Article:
Non-duality is a very easy philosophy to adopt and consequently think one has 'cracked the cosmic code'. It's also convenient in that it does away with God which suits the modern mentality very well. But if understood to mean that there is the One and nothing else has any reality at all, it rests on error. Certainly all serious religion acknowledges the unity of God and see all life as his but rather than using this to deny the reality in creation a more alert understanding sees that God gives his life to creatures and that they then have their own life, given by him but still theirs, and that this is perfectly real. The absolute oneness posited by non-dualists only exists in the realm of the complete unmanifest and unexpressed. Move one metaphorical (or metaphysical) inch away from that and this oneness, though underlying all, is immediately qualified by other expressions of truth which must always be considered if one is to understand the whole. In fact, for the created being, which we all are, they are in a certain sense primary.
I read an interview recently with a comedian who had been through
extensive drug use, multiple sexual relations and the rest of the celebrity
lifestyle but had now supposedly rejected all that, settled down, married and
found 'spirituality'. What did he mean by spirituality? He thought that
traditional religion had been meeting a human need but there was too much
bigotry in it, too much sexism, too much emphasis on sin and not enough on
fulfilling human potential. He thought we were right to reject it on those
scores but that our descent into secularism and materialism was not the answer.
We needed a new big idea and, of course, he was going to provide it. He now
believed in a higher power which we needed to get in touch with in order to
find true meaning and fulfilment in our lives.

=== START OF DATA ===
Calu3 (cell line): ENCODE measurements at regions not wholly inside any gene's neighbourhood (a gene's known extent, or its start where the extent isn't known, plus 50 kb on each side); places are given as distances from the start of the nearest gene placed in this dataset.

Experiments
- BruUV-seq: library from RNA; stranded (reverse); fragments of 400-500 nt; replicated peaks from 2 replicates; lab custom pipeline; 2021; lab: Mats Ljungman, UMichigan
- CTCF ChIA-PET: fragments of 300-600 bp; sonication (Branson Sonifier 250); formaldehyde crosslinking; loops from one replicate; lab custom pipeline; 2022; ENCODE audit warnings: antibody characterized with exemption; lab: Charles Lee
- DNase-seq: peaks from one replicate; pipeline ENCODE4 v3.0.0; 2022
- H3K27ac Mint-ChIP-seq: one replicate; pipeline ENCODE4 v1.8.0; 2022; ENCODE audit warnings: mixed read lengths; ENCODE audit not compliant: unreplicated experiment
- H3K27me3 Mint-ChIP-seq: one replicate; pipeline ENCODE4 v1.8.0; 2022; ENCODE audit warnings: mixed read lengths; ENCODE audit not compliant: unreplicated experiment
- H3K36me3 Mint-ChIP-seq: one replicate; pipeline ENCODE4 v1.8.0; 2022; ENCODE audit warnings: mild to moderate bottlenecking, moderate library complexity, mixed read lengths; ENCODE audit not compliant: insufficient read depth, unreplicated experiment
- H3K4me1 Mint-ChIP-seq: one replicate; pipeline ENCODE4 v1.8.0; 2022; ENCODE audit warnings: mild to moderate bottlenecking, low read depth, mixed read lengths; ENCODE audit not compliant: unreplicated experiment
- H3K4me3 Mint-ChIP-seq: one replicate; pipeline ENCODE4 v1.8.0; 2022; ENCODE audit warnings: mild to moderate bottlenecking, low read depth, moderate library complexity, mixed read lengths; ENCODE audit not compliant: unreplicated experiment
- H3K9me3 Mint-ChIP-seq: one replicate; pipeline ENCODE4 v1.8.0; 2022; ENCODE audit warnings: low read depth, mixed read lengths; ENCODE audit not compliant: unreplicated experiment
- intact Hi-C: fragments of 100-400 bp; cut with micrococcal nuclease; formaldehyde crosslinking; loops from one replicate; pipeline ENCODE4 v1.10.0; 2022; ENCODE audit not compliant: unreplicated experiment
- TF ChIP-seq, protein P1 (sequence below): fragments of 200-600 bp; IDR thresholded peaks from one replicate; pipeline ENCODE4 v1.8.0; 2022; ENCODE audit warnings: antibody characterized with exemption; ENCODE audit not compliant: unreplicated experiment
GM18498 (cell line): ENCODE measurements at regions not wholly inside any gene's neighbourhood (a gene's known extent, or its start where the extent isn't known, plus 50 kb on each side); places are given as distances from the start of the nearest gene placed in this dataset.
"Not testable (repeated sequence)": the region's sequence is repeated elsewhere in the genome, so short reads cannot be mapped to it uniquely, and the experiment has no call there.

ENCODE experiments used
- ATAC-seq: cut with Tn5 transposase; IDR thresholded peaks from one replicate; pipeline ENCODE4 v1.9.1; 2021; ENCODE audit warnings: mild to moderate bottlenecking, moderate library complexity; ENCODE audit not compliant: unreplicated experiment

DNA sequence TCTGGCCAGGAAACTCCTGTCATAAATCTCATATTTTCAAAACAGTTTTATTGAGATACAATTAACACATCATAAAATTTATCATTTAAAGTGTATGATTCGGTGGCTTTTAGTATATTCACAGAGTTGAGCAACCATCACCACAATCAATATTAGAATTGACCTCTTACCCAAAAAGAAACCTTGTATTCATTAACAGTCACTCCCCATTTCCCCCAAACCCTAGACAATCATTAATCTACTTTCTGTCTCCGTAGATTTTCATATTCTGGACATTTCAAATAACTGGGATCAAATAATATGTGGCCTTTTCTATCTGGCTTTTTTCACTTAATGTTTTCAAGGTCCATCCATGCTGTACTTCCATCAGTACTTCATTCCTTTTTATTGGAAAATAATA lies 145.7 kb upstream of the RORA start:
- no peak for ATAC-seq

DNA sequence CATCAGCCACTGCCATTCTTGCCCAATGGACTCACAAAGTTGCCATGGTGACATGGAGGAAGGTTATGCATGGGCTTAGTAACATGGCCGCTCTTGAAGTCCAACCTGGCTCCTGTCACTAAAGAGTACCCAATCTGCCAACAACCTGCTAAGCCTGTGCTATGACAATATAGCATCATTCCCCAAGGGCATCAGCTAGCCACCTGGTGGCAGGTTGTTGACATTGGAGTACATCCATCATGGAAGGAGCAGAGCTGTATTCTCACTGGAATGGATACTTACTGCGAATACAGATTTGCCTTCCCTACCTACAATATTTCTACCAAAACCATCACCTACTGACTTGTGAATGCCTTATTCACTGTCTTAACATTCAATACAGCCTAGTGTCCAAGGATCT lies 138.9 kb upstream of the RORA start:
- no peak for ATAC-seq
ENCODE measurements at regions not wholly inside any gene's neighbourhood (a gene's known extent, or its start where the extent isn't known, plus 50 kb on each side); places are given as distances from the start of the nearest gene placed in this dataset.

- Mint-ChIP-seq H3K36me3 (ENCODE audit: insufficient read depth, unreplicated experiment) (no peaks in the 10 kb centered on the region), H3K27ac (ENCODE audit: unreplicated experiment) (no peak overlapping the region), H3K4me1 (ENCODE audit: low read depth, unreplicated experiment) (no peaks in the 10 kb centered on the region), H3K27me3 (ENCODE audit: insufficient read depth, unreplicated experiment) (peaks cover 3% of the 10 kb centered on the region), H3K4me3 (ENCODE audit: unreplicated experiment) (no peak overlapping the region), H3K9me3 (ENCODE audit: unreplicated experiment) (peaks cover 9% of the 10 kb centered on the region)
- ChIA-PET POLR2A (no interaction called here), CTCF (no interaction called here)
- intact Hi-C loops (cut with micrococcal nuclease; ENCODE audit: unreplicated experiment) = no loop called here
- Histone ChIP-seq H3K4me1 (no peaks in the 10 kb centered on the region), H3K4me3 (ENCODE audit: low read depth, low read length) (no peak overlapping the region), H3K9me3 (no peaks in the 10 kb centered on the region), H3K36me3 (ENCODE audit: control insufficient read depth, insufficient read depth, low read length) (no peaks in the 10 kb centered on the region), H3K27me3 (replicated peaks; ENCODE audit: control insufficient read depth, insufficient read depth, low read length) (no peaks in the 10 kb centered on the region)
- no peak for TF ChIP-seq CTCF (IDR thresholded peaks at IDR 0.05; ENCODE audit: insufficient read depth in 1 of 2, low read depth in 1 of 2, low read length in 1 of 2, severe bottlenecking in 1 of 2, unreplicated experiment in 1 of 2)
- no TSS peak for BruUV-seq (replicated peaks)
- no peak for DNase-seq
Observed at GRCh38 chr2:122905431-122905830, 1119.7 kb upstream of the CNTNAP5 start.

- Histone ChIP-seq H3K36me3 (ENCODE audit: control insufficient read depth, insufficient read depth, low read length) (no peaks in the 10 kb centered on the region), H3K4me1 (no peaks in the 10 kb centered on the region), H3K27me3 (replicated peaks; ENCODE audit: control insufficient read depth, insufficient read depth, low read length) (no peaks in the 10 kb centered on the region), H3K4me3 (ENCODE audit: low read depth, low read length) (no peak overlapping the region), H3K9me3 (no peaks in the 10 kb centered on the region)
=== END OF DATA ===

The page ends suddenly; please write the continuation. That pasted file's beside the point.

This sounds like the old story of the hedonist
who no longer finds any pleasure in his previous satisfactions so needs to look elsewhere to
find pleasure. He's not interested in spirituality because of a love of God or
a desire for truth. He's not concerned with real goodness. He's not
willing to sacrifice or serve or really submit to a true higher power. He wants
that higher power on his own terms and he wants it while staying resolutely
faithful to the values of this world which can't possibly be questioned. Spirit
has to accommodate itself to this world in his eyes. The notion that it should be
the other way round does not occur to him.
For so many people nowadays 'spirituality'
is a lifestyle choice which they want to add to their other worldly
possessions. It's an addition to their self image, adopted for purely egotistic
reasons. Tell them that it means you have to 'take up the cross' and, like the
rich young man, they will walk away. Tell them it means you must sacrifice and
renounce and they will look at you blankly. They want heaven while staying
firmly in this world. In my view they are further away from true spiritual
understanding than an honest materialist. I know that some might say that this
is a start but I don't agree. Truth is unlikely to grow from such rotten roots. This is just worldliness disguised as spirituality.
Does this comedian acknowledge the wisdom
of the 'archaic' Ten Commandments? Does he renounce the sins of the sexual revolution? Does he accept
the reality of evil and see its power in the world? I may be coming across as a
bit of a Bible thumper here but just as some old fashioned Protestant
religion could focus too much on sin and not enough on love so the modern
'spiritual but not religious' person focuses far too much on love, horizontally
understood (i.e. not love of God which is the only real basis for the other
kind), and not at all on sin unless that is understood as sins against worldly
values or political correctness as it is known these days. He sees spirituality
as something waiting there for him to take and make him feel happier as he is
now and does not understand that it is something that requires a radical
transformation on his part. He might be willing to engage in some kind of
technique to get what he wants but he doesn't see that techniques belong to
this world and can never get you beyond it. They might work on a physical or
psychological level. They can never work on a spiritual one.
The fact is that modern 'spirituality' has
no place for God, not the living God who is a Person, who has a will and a purpose. It might give him a token acknowledgement but he is not absolutely central, and
he must be if spirituality is to be real and not dissipate into